Kenya Forest Service (KFS) is a corporate body established under the Forest Conservation and Management Act no 34 of 2016. The Act which was operationalized on 31st March 2017, gave the Service’s mandate as “to provide for the development and sustainable management, including conservation and rational utilization of all forest resources for the socio-economic development of the country and for connected purposes”. KFS will offer an opportunity to work with communities and be involved in forest restoration.
The Institute of Primate Research (IPR) was established by Louis Leakey in 1960 with monkeys as models to understand human evolution and as a facility for collection and studies of East African primates. Since its inception, IPR has expanded tremendously in both physical and researches facilities and is now focused on the breeding and use of non-human primate study, prevent and or treat human diseases under the auspices of the animal welfare. The Institute has outdoor and indoor housing facilities for breeding colonies of about 270 primates. Interested in scientific research on primates? This is a great place to start.
WildlifeDirect (previously the Africa Conservation Fund) was founded in 2004 by the prominent Kenyan conservationist and paleoanthropologist, Dr Richard Leakey, and former World Bank Representative to Kenya, Harold Wackman. WildlifeDirect was initially conceived as an online platform to provide a voice to African conservationists to protect wildlife as an important global heritage. WildlifeDirect will give you an opportunity to interact with the various programs within the organization and also give you the chance to participate in many youth-led forums.
Colobus Conservation Limited is a conservation organization designed to promote the conservation, preservation and protection of primates like the nationally threatened Angolan colobus monkey (Colobus angolensis palliatus) and its coastal forest habitat in southeastern Kenya. The organisation was established in 1997 in response to an outcry from local residents about the high number of deaths of colobus monkeys on the Diani Beach road. Colobus conservation is an amazing place to learn and interact with primates and how you can be able to protect and conserve the group of species.
Save the Elephants (STE) works to secure a future for elephants in a rapidly changing world. To battle the current surge in ivory poaching, the STE/WCN Elephant Crisis Fund is identifying and supporting the most effective global partners to stop poaching, thwart traffickers and end demand for ivory. Leaders in elephant science, STE also provides cutting-edge scientific insights into elephant behaviour, intelligence, and long-distance movement and applies them to the long-term challenges of elephant conservation. If you are into research especially in elephants, this is an ideal place to start your career in conservation.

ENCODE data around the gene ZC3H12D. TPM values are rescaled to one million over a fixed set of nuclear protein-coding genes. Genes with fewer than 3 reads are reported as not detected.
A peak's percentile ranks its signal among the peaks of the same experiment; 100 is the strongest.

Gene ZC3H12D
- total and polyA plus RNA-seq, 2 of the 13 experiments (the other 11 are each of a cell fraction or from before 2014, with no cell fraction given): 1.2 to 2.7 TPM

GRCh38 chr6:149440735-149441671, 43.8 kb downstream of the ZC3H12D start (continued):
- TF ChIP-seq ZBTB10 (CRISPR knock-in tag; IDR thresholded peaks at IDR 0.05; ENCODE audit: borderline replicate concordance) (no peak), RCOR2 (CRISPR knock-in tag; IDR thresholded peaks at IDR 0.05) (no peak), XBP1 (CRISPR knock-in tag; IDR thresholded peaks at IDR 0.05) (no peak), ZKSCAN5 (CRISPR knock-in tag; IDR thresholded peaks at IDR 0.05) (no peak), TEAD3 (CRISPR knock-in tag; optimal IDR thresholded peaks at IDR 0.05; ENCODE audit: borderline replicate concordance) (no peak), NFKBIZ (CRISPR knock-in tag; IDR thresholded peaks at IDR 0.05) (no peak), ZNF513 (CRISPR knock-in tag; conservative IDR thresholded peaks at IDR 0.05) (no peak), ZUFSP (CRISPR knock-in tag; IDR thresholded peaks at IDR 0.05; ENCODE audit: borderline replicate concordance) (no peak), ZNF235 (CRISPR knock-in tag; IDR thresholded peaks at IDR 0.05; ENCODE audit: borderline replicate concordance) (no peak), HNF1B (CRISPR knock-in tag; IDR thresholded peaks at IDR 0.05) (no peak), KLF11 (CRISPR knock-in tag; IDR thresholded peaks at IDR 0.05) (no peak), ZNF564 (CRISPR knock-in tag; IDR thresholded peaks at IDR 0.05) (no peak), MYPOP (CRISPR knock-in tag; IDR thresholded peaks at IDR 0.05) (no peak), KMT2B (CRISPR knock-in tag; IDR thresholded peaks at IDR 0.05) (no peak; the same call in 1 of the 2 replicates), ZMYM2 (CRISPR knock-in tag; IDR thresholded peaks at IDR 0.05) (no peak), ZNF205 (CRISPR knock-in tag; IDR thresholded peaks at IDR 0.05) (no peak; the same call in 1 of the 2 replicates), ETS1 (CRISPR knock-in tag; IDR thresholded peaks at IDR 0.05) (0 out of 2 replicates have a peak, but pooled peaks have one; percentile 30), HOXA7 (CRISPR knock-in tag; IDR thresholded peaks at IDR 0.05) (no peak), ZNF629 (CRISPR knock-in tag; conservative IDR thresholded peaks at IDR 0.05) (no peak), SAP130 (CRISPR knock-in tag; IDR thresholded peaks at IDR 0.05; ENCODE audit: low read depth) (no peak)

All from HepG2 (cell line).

Mpala Research Centre (MRC) is home to nearly 7,000 elephants, the world’s 4th largest African wild dog population, and the globally endangered Grevy’s zebra. These large populations of wildlife mingle alongside herds of livestock as they traverse between private and pastoralist ranches. The Mpala Research Centre receives hundreds of students, educators, and scientists from around the globe each year, conducting research on everything from parasites to elephants. The unique set up of Mpala allows for researchers to use the land as a ‘living laboratory’ in which to conduct experiments and answer pressing questions on conservation and wildlife.
Ewaso Lions is dedicated to conserving lions and other large carnivores by promoting co-existence between people and wildlife. They work hand-in-hand with local communities to provide education, training and improved conservation practices that help people and wildlife. Ewaso Lions uses sound science to help guide the long-term conservation of lions across community conservancies and protected areas in northern Kenya.
This include, Ol Pejeta Conservancy, Lewa Wildlife Conservancy, Rukinga Conservancy and Mount Kenya Wildlife Conservancy among others that will give you exposure in terms of conservations practices in Kenya.
The United Nations Environmental Programme (UNEP), World Wild Fund for Nature (WWF) and African Wildlife Foundation (AWF).
Please note: Each organization or parastatals biography is sourced from their website or related links.